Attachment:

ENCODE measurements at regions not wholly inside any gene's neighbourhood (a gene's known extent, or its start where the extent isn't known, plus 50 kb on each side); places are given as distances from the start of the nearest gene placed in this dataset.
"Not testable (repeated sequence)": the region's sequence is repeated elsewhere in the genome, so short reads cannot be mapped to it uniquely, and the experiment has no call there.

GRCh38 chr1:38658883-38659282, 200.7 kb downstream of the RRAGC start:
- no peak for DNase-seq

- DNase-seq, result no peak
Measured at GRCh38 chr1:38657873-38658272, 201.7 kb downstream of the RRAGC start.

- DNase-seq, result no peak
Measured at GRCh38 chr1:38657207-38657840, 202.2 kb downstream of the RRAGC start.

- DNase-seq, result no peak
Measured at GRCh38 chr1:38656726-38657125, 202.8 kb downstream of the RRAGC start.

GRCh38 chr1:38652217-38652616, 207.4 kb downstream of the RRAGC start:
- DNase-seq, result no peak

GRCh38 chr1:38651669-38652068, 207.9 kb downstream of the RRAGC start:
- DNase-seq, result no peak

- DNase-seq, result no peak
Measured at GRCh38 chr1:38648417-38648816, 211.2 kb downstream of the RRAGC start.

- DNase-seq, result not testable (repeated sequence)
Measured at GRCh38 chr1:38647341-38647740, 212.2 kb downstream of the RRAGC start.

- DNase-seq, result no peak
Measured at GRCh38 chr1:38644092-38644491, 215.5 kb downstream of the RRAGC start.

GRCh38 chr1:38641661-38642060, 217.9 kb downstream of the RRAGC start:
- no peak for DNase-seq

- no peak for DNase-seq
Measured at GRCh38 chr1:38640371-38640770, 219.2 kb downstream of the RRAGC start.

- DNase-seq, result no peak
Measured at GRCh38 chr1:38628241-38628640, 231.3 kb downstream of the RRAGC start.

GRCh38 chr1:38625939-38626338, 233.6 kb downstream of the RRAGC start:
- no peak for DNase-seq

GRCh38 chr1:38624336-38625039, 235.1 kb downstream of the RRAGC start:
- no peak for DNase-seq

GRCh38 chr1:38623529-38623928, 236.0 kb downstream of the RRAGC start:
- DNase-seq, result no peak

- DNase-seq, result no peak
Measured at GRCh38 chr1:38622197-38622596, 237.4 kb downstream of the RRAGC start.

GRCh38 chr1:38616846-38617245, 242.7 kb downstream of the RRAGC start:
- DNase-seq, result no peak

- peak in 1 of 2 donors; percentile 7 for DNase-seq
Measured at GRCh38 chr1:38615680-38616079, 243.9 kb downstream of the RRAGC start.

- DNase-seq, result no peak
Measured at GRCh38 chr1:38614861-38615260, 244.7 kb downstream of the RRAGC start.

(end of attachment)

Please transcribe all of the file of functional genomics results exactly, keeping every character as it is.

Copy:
ENCODE measurements at regions not wholly inside any gene's neighbourhood (a gene's known extent, or its start where the extent isn't known, plus 50 kb on each side); places are given as distances from the start of the nearest gene placed in this dataset.
"Not testable (repeated sequence)": the region's sequence is repeated elsewhere in the genome, so short reads cannot be mapped to it uniquely, and the experiment has no call there.

GRCh38 chr1:38658883-38659282, 200.7 kb downstream of the RRAGC start:
- no peak for DNase-seq

- DNase-seq, result no peak
Measured at GRCh38 chr1:38657873-38658272, 201.7 kb downstream of the RRAGC start.

- DNase-seq, result no peak
Measured at GRCh38 chr1:38657207-38657840, 202.2 kb downstream of the RRAGC start.

- DNase-seq, result no peak
Measured at GRCh38 chr1:38656726-38657125, 202.8 kb downstream of the RRAGC start.

GRCh38 chr1:38652217-38652616, 207.4 kb downstream of the RRAGC start:
- DNase-seq, result no peak

GRCh38 chr1:38651669-38652068, 207.9 kb downstream of the RRAGC start:
- DNase-seq, result no peak

- DNase-seq, result no peak
Measured at GRCh38 chr1:38648417-38648816, 211.2 kb downstream of the RRAGC start.

- DNase-seq, result not testable (repeated sequence)
Measured at GRCh38 chr1:38647341-38647740, 212.2 kb downstream of the RRAGC start.

- DNase-seq, result no peak
Measured at GRCh38 chr1:38644092-38644491, 215.5 kb downstream of the RRAGC start.

GRCh38 chr1:38641661-38642060, 217.9 kb downstream of the RRAGC start:
- no peak for DNase-seq

- no peak for DNase-seq
Measured at GRCh38 chr1:38640371-38640770, 219.2 kb downstream of the RRAGC start.

- DNase-seq, result no peak
Measured at GRCh38 chr1:38628241-38628640, 231.3 kb downstream of the RRAGC start.

GRCh38 chr1:38625939-38626338, 233.6 kb downstream of the RRAGC start:
- no peak for DNase-seq

GRCh38 chr1:38624336-38625039, 235.1 kb downstream of the RRAGC start:
- no peak for DNase-seq

GRCh38 chr1:38623529-38623928, 236.0 kb downstream of the RRAGC start:
- DNase-seq, result no peak

- DNase-seq, result no peak
Measured at GRCh38 chr1:38622197-38622596, 237.4 kb downstream of the RRAGC start.

GRCh38 chr1:38616846-38617245, 242.7 kb downstream of the RRAGC start:
- DNase-seq, result no peak

- peak in 1 of 2 donors; percentile 7 for DNase-seq
Measured at GRCh38 chr1:38615680-38616079, 243.9 kb downstream of the RRAGC start.

- DNase-seq, result no peak
Measured at GRCh38 chr1:38614861-38615260, 244.7 kb downstream of the RRAGC start.